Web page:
As I have begun my work in the constituency office of Rob Flello I’ve noticed a few profound things about the make up of power in our political system.
Power for me (and many others smarter than me whom I borrow from now) comes in three main types:
1. The threat of physical VIOLENCE
This being the idea that the powerful exert control over the weak through use of violence, intimidation and threat. It is the basest but probably most effective form of power. Many use it to this day, but it is fragile and fickle, in the end those who live by the sword die by the sword. History is full of testaments to this (and George R. R. Martin novels for that matter).
2. The power of PERSONALITY
Otherwise known as charismatic leadership or force of character. There are some who exert their influence over others by persuasion and charm. People ‘follow’ these leaders who gain power through charisma and personality. This is a current trend in culture, to cling to leaders of great influence and often controversy. Where force often consolidates power into tightly bound elites, personalities spring up everywhere and so often divide people and followers. Though it is worth mentioning that history sees several protagonists combine force and personality.
3. Finally the power of LEGITIMACY
Now the etymology of legitimacy may well have changed subtly in our common usage, but by this I mean the legal wielding of organised institutional power. This is the subject of my ruminations as of the last three weeks.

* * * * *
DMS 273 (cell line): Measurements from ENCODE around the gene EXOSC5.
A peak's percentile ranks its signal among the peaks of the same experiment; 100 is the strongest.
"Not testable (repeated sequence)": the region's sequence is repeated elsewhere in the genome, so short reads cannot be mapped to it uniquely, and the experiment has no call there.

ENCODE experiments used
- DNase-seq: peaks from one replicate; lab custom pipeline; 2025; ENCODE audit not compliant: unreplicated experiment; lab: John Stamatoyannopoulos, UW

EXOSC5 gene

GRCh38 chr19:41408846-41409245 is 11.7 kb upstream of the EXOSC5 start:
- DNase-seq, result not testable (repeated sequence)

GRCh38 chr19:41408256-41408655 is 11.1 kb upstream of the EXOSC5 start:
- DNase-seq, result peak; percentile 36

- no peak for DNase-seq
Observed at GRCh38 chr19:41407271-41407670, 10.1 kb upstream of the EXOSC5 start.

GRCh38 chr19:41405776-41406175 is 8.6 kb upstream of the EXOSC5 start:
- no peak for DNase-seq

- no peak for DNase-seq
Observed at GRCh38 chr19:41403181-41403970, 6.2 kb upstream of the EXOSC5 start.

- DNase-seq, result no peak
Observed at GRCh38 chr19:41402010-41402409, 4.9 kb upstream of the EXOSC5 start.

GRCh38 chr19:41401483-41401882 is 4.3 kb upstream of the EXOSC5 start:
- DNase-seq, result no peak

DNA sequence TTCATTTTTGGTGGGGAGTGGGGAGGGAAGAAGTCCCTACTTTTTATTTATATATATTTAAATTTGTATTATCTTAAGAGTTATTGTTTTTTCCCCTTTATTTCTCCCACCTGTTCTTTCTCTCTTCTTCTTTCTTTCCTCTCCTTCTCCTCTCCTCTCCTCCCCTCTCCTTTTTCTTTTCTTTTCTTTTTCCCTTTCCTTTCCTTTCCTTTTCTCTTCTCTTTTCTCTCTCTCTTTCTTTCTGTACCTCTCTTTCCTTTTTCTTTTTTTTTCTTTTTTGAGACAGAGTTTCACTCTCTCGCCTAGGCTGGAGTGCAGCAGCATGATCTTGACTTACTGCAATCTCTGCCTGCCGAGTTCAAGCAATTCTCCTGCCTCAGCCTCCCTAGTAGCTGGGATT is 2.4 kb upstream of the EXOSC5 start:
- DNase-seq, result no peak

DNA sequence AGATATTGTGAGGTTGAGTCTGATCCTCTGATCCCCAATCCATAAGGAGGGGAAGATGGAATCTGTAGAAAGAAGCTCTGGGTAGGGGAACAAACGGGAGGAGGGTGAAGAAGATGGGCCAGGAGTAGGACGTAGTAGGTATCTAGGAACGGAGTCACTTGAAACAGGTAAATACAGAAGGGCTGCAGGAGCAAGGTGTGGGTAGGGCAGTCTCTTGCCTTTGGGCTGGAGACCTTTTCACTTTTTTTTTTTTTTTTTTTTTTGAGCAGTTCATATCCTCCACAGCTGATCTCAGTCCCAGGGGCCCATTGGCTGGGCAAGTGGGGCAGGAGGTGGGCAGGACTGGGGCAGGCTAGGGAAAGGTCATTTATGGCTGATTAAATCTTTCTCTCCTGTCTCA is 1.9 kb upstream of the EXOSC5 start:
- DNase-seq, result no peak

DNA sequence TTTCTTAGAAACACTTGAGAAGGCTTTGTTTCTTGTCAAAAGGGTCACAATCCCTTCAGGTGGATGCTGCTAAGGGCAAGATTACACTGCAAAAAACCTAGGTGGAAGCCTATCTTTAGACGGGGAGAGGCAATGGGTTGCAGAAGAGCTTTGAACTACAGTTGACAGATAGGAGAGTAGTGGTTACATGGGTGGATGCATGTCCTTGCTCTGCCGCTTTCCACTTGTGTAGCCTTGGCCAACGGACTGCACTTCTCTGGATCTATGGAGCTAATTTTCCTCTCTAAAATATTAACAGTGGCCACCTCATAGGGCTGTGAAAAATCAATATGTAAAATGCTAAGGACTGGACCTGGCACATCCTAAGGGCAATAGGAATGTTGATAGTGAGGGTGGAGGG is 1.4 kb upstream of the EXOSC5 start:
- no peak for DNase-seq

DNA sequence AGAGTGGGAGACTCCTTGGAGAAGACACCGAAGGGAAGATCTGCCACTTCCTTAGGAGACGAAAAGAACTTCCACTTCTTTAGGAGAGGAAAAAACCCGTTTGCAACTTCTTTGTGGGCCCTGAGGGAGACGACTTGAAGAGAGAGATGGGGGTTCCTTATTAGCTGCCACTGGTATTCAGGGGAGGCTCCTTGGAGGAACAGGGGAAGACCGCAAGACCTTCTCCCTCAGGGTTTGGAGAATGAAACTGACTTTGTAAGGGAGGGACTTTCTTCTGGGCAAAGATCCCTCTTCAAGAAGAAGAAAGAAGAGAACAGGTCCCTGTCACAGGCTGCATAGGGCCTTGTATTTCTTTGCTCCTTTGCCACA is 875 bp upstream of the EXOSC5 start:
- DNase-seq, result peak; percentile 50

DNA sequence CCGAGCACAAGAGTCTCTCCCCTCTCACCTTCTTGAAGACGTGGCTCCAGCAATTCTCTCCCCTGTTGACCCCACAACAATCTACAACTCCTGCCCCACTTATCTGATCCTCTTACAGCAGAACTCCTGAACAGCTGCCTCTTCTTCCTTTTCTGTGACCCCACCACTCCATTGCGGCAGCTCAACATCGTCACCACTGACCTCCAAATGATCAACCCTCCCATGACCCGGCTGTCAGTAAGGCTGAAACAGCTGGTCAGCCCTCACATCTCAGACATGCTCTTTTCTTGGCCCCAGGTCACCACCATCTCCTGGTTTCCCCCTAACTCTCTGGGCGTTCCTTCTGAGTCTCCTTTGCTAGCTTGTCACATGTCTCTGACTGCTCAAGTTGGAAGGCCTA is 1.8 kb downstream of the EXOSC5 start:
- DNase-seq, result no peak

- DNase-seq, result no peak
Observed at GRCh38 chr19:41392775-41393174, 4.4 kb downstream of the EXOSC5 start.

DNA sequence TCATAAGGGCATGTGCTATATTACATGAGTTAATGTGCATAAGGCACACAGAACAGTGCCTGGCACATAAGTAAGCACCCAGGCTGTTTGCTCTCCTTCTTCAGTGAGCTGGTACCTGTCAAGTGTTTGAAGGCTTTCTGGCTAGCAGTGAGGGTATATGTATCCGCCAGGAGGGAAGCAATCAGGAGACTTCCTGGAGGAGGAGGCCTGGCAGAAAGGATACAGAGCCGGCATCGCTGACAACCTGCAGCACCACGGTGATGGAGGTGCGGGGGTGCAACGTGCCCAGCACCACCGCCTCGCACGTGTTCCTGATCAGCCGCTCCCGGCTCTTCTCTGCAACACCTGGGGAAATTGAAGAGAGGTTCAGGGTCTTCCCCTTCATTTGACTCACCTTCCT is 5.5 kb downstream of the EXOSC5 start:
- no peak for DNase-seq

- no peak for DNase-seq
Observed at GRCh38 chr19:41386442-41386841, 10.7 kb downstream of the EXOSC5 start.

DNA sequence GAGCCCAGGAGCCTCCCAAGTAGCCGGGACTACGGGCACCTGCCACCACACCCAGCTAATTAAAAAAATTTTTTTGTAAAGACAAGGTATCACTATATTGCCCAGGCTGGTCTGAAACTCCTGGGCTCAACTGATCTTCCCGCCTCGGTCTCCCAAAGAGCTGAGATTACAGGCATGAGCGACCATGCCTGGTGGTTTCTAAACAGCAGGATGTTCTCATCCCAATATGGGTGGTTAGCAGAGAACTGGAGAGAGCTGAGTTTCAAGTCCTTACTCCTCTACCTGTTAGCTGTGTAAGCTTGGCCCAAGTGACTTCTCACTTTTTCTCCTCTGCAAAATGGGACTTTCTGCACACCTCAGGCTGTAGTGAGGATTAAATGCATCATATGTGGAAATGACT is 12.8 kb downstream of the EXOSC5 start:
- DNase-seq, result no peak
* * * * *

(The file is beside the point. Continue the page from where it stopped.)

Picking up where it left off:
Having packed up my life and moved to work for Rob Flello MP for South Stoke, and by extension the people of Stoke themselves; I’ve come to notice the strength in this form of political organisation. It’s currently my job to reply to the constituents of Mr Flello helping them through a process of redressing their grievances against government or sometimes private institutions.
The mainstay of letters, emails and calls deal with either personal issues and problems, or they revolve around national legislative campaigns – like for example fox hunting or climate change.
It strikes me how effective this can be, in certain countries around the world if some injustice happens to you there is no way of fighting it, you either have to threaten violence or draw on personal networks. For most if not all of the world this privilege of legitimate power, and the absence of tyranny is a mere fantasy.
The power vested in legitimacy is drawn from the masses. In essence each citizen giving authority to elected officials by exercising an adherence to legal framework into which we enter in willingly or in some cases implicitly. We essential renounce the power we had of violence, and we forsake the unofficial power of charisma to define our official relationships and look to those we elect to govern on our behalf. In public (and now private) life we choose to subscribe to a constitution or artificial reality, often based around cultural myths and origin narratives. Most forcefully seen in the USA where their heady mix of revolutionary spirit and intelligent design form the grandest nation in the world.
I have studied the philosophical, moral and economic grounds for this notion, which I shall provisionally label democracy (though ultimately is grander and more fundamental than that). But to be a part of the logistics, the day to day, of that notion is truly painstaking and fragile.
Not to worry you all but legitimacy is immensely brittle. For example nearly 65% of registered voters turned out in 2010 to vote for our elected leaders. Estimates say another 6 million eligible voters aren’t registered at all, and they are equivalent to the same amount of people who voted Lib Dem in 2010, 23% of the popular vote! That means nearly half the population who could have influenced who represents them in the highest political offices of the land didn’t bother.
It may feel like business as usual, ‘the parties are all the same’, ‘they don’t understand the average person’, but we have to ask what the alternative is?